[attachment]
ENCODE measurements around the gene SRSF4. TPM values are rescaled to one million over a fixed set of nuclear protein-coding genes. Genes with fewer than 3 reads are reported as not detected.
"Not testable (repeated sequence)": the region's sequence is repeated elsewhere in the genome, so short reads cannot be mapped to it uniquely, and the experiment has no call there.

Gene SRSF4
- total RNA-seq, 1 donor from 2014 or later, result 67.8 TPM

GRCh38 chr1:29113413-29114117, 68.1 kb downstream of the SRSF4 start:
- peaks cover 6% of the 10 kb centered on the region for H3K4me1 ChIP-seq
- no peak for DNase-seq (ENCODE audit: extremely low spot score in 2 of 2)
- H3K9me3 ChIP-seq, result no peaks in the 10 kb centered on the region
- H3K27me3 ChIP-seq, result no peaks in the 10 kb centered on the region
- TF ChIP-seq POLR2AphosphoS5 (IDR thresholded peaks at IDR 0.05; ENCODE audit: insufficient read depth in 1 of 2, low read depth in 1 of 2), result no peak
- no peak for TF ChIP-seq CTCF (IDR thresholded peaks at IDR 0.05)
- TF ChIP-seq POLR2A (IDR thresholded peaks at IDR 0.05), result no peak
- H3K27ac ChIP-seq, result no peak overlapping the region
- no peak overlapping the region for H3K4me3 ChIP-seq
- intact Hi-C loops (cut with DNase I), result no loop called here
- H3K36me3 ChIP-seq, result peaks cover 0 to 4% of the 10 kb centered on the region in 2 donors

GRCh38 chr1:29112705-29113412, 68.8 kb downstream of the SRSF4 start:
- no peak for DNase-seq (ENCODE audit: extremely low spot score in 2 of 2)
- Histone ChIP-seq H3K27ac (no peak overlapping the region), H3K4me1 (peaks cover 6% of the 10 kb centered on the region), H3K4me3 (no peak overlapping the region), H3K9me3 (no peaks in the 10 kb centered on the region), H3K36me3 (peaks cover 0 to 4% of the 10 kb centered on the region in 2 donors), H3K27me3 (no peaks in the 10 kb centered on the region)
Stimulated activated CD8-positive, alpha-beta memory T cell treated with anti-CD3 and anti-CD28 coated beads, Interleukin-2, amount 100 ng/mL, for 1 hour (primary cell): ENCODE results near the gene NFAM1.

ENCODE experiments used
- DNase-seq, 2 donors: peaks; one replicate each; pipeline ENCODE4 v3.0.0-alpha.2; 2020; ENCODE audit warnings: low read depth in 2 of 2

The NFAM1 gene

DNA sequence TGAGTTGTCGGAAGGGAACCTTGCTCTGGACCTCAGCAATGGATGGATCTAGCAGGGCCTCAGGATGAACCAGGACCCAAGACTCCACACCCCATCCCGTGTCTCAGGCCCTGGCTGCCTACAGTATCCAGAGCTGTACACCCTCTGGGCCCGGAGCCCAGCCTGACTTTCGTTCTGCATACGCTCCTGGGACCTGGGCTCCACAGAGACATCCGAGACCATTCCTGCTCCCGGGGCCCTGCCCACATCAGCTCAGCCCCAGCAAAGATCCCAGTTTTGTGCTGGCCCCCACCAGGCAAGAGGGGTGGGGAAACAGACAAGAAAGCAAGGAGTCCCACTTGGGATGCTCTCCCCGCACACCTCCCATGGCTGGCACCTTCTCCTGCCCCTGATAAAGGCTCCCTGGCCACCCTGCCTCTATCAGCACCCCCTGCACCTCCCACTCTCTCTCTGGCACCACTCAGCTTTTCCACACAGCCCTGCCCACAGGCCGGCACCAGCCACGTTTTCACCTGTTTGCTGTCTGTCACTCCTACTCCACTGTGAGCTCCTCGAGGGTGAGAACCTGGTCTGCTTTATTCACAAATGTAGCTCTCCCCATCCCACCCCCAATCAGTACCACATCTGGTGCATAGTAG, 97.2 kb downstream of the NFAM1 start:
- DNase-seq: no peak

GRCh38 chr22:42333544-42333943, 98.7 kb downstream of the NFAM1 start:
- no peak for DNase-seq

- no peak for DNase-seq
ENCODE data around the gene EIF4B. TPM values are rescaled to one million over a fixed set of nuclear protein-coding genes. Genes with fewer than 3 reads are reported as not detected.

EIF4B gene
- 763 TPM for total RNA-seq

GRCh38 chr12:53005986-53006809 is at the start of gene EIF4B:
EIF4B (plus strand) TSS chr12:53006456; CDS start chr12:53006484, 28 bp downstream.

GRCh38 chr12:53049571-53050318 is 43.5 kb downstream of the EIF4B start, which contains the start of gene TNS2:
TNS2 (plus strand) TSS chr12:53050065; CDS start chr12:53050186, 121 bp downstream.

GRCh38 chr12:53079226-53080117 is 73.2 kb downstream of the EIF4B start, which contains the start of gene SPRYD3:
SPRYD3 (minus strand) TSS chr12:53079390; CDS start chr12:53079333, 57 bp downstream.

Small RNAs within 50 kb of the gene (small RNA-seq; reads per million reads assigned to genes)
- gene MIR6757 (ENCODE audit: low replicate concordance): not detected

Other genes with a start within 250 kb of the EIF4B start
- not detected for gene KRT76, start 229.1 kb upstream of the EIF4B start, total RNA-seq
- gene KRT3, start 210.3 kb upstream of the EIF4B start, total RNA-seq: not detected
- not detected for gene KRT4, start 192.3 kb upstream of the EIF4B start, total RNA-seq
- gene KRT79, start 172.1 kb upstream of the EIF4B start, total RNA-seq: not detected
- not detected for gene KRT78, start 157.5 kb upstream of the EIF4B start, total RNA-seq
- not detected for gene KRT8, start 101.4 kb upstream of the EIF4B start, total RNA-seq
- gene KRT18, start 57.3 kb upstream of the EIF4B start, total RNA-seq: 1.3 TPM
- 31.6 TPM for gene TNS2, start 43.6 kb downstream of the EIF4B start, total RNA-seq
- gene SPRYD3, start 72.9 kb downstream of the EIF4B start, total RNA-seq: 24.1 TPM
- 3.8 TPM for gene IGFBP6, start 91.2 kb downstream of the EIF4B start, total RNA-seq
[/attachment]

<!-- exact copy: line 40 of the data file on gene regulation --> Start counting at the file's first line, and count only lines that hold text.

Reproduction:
Other genes with a start within 250 kb of the EIF4B start